“How could this ever happen?” This or similar thoughts form when we come across old woodcuts or pictures depicting historical slavery. Sadly, the practice of slavery has yet to be relegated to the history books. According to the most recent Global Slavery Index, nearly 36 million enslaved people exist worldwide; resulting in $150 billion of illicit profits each year.
Greed combined with the lack of political will and/or resources in many countries, help create an environment where human traffickers openly operate with near impunity. However, organizations such as the International Justice Mission, have developed proven anti-human trafficking models that successfully rescue and restore victims while bringing the perpetrators of slavery to justice.
Earlier this week I traveled to Washington, D.C. and joined 250 other people from across the United States in meeting our members of Congress and their staff to voice our support for increased national funding for proven anti-trafficking efforts. Specifically, we asked our elected officials to support the Corker-Lee End Modern Slavery Act of 2015. The act would establish a non-profit grant making body that would over the next seven years seek to raise $1.5 billion (80% of this would come from foreign governments and the private sector) and produce a 50% reduction of modern slavery in targeted areas. Under the act, the U.S. would invest a total of $250 million into the fund via seven $36 million annual payments; equating to $1 each year for each enslaved person. While all the elected officials we met with denounced the scourge of human trafficking, they offered varying levels of support for increased U.S. spending on this issue.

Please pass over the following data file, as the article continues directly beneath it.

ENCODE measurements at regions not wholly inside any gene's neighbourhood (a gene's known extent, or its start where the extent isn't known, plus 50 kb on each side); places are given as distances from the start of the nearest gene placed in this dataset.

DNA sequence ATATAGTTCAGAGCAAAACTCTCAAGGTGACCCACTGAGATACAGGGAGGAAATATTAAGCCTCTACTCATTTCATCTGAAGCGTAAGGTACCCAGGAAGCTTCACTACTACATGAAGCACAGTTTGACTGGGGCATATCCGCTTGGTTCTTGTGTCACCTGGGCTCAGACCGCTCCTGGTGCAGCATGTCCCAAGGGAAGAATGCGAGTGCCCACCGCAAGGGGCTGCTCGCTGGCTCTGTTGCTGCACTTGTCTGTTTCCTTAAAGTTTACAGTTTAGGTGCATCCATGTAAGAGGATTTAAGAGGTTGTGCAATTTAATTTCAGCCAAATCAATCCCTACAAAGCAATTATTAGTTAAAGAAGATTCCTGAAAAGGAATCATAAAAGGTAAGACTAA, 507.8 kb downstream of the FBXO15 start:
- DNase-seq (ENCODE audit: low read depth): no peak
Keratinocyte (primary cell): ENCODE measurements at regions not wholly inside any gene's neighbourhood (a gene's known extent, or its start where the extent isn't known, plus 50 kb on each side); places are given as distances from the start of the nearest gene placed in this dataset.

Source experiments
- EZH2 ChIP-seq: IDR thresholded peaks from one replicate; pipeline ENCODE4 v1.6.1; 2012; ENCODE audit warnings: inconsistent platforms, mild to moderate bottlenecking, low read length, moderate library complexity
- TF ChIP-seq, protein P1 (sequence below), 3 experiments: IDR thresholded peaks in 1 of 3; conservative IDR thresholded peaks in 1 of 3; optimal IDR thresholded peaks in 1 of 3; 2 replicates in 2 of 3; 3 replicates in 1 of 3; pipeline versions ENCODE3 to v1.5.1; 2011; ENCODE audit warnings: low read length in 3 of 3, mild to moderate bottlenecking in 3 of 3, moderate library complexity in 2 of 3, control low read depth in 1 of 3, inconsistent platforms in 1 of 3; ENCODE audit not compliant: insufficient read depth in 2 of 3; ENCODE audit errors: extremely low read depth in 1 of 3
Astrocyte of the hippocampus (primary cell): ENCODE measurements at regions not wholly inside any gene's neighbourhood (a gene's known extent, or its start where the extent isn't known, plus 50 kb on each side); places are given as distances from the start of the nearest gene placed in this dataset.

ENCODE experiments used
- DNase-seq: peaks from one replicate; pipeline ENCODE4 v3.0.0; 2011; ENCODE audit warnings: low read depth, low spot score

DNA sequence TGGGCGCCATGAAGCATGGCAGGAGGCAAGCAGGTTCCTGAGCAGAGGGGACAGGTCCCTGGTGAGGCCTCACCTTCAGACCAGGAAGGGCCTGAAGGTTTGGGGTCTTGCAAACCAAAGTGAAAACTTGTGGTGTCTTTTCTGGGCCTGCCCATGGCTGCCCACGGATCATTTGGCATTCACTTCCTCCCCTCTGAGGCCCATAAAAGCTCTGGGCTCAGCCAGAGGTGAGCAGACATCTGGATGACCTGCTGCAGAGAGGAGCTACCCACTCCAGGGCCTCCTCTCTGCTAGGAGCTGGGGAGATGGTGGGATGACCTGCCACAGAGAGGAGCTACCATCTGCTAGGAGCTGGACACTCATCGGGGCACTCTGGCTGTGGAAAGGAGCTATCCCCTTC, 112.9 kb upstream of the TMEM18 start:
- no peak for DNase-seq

When speaking to his contemporaries about the evils of the transatlantic slave trade, 19th Century abolitionists William Wilberforce is quoted as saying “You may choose to look the other way but you can never say again that you did not know.” The same is true for us today. As we decide how we will respond to the evil of modern slavery, let us remember the words of Jesus, “Truly I tell you, whatever you did for one of the least of these brothers and sisters of mine, you did for me” (Matthew 25:40) and act boldly on behalf of the millions of enslaved people around the world. Let us decide now what future generations will think of us as they examine how we responded to the slavery in our midst.
Specific ways you can help combat modern slavery:
- Educate yourself and others about the reality of modern day slavery
- Support Anti-Human Trafficking Organizations
- Ask your members of Congress to support the Corker-Lee End Modern Slavery Initiative Act of 2015